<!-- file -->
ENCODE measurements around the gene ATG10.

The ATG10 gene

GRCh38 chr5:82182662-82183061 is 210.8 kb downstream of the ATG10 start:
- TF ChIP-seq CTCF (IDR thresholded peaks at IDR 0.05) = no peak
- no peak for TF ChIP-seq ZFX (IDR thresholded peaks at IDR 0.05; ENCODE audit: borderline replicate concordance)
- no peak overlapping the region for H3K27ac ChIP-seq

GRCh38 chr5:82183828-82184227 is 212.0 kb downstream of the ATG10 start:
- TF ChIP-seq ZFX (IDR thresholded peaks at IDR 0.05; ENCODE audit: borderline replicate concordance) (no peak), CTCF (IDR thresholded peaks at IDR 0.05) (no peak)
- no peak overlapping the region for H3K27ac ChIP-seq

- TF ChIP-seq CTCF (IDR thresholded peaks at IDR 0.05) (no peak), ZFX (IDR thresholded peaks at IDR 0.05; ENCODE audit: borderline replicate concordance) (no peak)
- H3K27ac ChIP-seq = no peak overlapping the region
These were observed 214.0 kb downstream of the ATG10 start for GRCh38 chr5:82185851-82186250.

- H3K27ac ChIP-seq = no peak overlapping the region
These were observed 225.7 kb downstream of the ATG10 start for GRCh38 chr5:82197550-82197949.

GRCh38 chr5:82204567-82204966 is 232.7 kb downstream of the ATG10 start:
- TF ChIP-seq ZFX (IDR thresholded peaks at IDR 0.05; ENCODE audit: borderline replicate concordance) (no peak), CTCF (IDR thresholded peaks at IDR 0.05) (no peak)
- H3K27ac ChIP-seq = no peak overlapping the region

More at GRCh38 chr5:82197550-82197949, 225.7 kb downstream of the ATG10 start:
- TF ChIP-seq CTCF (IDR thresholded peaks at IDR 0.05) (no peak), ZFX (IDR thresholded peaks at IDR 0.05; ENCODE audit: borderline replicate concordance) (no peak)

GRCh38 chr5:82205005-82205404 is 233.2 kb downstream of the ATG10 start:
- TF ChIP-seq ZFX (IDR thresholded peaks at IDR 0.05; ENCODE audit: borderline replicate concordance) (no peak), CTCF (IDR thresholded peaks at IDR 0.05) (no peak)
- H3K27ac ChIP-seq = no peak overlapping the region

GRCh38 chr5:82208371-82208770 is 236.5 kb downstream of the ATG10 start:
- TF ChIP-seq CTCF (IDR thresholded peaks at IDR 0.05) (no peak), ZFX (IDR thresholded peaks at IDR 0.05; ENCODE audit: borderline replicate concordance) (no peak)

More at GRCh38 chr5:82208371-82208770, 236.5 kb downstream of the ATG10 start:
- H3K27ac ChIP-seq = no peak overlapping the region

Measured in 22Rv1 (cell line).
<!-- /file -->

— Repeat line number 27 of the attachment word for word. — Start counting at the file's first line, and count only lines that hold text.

Measured in 22Rv1 (cell line).